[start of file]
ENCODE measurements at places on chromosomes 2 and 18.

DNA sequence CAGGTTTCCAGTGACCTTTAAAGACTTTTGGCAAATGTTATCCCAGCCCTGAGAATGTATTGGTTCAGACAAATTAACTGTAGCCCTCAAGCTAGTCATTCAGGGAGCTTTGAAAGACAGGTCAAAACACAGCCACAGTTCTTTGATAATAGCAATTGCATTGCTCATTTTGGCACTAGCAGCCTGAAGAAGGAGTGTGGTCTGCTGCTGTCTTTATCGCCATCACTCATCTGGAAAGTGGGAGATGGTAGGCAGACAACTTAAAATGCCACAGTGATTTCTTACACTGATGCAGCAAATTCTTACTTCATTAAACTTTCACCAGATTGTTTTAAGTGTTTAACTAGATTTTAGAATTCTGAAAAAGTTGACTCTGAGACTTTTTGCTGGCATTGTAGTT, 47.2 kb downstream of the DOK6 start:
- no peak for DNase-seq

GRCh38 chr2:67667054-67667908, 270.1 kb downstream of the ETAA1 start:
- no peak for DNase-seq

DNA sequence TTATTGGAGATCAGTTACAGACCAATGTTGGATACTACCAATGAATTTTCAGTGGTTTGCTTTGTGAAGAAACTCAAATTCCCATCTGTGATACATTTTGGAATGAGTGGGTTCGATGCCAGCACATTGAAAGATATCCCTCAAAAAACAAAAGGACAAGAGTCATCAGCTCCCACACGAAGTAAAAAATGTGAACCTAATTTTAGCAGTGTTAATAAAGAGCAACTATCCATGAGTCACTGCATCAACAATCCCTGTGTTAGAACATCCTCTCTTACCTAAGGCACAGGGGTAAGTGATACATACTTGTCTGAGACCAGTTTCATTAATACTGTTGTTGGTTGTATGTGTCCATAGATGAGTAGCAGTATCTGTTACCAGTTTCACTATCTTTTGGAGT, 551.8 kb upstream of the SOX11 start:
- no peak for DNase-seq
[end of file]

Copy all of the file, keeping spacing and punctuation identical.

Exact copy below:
ENCODE measurements at places on chromosomes 2 and 18.

DNA sequence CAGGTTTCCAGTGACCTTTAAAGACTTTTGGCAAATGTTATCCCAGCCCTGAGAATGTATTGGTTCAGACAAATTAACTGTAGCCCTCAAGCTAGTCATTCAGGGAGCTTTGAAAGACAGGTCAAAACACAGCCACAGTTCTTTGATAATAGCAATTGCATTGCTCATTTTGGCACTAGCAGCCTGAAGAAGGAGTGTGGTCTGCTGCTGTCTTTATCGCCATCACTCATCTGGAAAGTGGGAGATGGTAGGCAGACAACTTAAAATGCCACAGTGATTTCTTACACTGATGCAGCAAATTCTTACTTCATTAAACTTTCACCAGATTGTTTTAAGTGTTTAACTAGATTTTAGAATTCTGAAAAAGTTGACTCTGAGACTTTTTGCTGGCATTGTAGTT, 47.2 kb downstream of the DOK6 start:
- no peak for DNase-seq

GRCh38 chr2:67667054-67667908, 270.1 kb downstream of the ETAA1 start:
- no peak for DNase-seq

DNA sequence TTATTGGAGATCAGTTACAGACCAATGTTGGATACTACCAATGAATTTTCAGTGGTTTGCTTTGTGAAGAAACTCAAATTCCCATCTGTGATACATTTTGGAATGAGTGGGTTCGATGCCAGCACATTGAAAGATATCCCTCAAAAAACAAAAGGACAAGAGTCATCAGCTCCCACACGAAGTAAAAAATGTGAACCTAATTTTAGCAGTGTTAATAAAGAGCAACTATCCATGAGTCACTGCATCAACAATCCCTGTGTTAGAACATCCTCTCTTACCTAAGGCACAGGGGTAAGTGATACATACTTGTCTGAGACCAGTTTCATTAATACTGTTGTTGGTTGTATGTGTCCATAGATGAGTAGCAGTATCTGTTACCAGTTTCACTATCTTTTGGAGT, 551.8 kb upstream of the SOX11 start:
- no peak for DNase-seq